Declining soil-saturated hydraulic conductivity (K-s) as a result of saline and sodic irrigation water is a major cause of soil degradation. While it is understood that the mechanisms that lead to degradation can cause irreversible changes in K-s, existing models do not account for hysteresis between the degradation and rehabilitation processes. We develop the first model for the effect of saline and sodic water on K-s that explicitly includes hysteresis. As such, the idea that a soil's history of degradation and rehabilitation determines its future K-s lies at the center of this model. By means of a ``weight'' function, the model accounts for soil-specific differences, such as clay content. The weight function also determines the form of the hysteresis curves, which are not restricted to a single shape, as in some existing models for irreversible soil processes. The concept of the weight function is used to develop a reversibility index, which allows for the quantitative comparison of different soils and their susceptibility to irreversible degradation. We discuss the experimental setup required to find a soil's weight function and show how the weight function determines the degree to which K-s is reversible for a given soil. We demonstrate the feasibility of this procedure by presenting experimental results show-casing the presence of hysteresis in soil K-s and using these results to calculate a weight function. Past experiments and models on the decline of K-s due to salinity and sodicity focus on degradation alone, ignoring any characterization of the degree to which declines in K-s are reversible. Our model and experimental results emphasize the need to measure ``reversal curves'', which are obtained from rehabilitation measurements following mild declines in K-s. The developed model has the potential to significantly improve our ability to assess the risk of soil degradation by allowing for the consideration of how the accumulation of small degradation events can cause significant land degradation.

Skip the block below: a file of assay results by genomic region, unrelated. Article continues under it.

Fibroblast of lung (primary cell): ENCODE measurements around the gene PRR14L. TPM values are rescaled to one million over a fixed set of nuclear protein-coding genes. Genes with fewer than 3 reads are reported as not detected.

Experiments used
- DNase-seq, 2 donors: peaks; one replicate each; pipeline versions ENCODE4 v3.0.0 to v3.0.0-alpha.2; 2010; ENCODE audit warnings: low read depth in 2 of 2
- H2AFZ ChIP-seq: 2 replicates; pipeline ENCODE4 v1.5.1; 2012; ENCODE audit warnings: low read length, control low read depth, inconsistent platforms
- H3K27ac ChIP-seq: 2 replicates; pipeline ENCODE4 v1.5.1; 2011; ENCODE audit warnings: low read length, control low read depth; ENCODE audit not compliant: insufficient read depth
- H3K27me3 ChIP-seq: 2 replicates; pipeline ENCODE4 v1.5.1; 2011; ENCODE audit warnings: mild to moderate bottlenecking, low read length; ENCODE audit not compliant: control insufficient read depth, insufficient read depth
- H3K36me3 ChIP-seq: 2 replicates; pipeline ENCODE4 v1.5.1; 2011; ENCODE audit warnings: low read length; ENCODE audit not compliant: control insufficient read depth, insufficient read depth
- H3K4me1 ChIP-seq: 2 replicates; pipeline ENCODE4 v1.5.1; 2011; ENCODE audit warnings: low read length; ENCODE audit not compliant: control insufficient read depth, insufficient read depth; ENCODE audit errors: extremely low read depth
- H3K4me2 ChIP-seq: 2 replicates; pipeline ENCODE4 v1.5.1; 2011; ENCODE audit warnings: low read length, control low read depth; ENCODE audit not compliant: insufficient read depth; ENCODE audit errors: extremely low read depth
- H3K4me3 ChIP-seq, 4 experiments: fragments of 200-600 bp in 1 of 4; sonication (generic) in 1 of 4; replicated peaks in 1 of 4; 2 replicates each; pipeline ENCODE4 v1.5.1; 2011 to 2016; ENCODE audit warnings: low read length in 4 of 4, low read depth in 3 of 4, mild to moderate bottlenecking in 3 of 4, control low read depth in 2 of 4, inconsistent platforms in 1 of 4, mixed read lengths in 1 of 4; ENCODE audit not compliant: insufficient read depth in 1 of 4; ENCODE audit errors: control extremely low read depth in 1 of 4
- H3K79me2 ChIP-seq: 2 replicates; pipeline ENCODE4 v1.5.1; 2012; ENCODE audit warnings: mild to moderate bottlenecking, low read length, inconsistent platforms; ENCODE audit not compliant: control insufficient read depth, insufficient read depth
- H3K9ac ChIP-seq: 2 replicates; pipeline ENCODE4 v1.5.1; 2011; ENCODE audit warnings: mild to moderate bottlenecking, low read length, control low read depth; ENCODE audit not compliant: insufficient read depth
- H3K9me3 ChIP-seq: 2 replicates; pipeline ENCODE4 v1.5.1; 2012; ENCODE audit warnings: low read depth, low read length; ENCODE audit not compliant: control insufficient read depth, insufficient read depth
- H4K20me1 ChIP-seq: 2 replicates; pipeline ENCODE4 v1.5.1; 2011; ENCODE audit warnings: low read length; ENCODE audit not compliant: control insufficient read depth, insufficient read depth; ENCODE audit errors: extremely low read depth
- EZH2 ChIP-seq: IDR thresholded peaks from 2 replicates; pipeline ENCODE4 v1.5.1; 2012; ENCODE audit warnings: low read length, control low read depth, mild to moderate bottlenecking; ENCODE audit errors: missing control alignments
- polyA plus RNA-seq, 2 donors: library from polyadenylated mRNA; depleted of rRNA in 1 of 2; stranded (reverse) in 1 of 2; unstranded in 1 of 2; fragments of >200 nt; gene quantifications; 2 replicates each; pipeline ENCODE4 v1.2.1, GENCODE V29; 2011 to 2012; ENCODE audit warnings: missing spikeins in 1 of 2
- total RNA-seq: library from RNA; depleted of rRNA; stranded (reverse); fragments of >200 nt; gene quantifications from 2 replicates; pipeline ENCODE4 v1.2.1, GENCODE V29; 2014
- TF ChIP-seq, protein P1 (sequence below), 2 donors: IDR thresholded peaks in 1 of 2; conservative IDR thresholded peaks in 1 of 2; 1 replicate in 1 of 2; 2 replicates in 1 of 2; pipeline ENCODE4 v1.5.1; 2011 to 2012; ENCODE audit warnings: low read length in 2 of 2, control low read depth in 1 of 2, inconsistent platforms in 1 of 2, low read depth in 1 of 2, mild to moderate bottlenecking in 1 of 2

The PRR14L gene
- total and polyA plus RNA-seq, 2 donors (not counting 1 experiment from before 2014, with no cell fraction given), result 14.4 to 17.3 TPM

Kramer, I. ; Mau, Y. Soil Degradation Risks Assessed by the SOTE Model for Salinity and Sodicity. WATER RESOURCES RESEARCH 2020, 56.Abstract